On a side note, there are criteria specifically defined in the law that determine under which circumstances an employee is entitled to severance pay. But, that is not what this blog post is about. However, there are 2 basic criteria that determine eligibility for severance pay in regular cases: An employee worked for at least one year and he was fired. If the employee resigns he forfeits the right to severance pay. (There are exceptions, but we won’t get into that right now).

Section 14 of the severance pay law is titled “severance and benefits” and it deals with cases in which both the employer and employee made contributions (via the payslip) towards pension or savings plans. According to section 14, the monies accumulated in the “severance pay” portion can be substituted for severance pay. Or in other words, by releasing the severance pay portion to the employee, the employer would then be exempt from paying any severance pay !

In 1998, the Minister of Labor signed an order enabling employers together with their employees to agree on enforcing section 14 at the place of employment. In this case, they do not need the Minister’s signature to enforce it. However, there are certain criteria that must be met in order to enforce section 14:

  1. The payments to the pension plan/ savings plan need to be the % defined in the general permit (including insurance coverage).
    This means only full pension and not mandatory pension
  2. There needs to be explicit agreement in writing between the employer and the employee, prior to start of employment.
    This means that it is part of the work agreement and known in advance.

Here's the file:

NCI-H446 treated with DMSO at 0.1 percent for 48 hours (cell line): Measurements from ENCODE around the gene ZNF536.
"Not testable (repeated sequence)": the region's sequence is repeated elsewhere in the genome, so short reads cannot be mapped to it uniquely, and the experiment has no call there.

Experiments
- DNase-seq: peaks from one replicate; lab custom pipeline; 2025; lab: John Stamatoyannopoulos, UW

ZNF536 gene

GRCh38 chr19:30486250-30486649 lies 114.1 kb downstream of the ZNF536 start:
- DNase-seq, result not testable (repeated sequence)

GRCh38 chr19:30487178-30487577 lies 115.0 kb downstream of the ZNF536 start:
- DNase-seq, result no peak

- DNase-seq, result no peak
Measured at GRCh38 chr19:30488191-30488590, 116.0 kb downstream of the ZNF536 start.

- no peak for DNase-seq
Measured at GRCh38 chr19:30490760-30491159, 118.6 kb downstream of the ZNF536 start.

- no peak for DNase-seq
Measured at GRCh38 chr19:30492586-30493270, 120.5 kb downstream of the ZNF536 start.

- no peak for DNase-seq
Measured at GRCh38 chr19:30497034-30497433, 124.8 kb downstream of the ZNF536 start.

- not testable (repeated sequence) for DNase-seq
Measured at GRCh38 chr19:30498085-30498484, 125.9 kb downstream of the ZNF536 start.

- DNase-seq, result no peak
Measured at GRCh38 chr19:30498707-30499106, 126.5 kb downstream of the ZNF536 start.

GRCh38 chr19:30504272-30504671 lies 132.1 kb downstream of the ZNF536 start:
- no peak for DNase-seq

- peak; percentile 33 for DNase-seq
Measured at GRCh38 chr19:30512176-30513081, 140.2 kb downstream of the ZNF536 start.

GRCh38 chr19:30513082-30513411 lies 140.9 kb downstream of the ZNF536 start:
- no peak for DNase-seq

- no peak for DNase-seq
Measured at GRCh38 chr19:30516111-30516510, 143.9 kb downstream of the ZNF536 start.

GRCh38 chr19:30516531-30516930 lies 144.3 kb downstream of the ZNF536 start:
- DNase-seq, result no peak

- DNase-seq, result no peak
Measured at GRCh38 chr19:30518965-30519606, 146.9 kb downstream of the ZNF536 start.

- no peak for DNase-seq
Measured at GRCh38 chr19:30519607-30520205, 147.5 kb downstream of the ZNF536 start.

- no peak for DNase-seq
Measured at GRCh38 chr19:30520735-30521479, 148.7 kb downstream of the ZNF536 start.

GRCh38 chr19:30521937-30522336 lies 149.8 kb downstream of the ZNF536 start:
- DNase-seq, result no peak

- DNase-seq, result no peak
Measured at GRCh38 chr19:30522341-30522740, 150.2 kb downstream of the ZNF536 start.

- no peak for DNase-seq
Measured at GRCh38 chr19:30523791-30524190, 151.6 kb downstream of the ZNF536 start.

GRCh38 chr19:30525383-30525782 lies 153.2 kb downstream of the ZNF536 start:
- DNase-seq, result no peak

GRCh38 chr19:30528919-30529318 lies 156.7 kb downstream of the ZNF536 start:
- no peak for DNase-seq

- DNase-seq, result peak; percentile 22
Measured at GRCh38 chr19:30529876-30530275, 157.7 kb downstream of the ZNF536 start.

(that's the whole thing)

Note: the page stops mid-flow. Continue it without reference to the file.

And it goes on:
3. The employer needs to forfeit explicitly return of severance pay to him if the employee resigns.
    This means that employee leaving employ for whatever reason would receive the severance pay that has accumulated in the pension plan and nothing more.
  4. The monthly payments need to be paid on-time  !
    This means that the deductions from payroll need to be deposited into the pension plan by the 15th of each month. If the employer writes the check to the pension plan on the 15th and sends it via mail – that doesn’t count. One can easily see the date of deposit on the semi-annual statements the pension plan companies are required to send to the employees.

All of the above conditions need to be met in order for this to be legal.

The above is a risk for both sides: for the employee, forfeits his right to full severance pay, even when fired. On the other hand, the employer forfeits his right to reclaim severance pay from the fund in case of resignation.

The aforementioned permit from 1998  allows for retroactive enforcement provided it be in writing and within 3 months of starting the pension plan for the employee, no later.

So if your employer wakes up one day and decides that section 14 should apply to all employees – not so fast !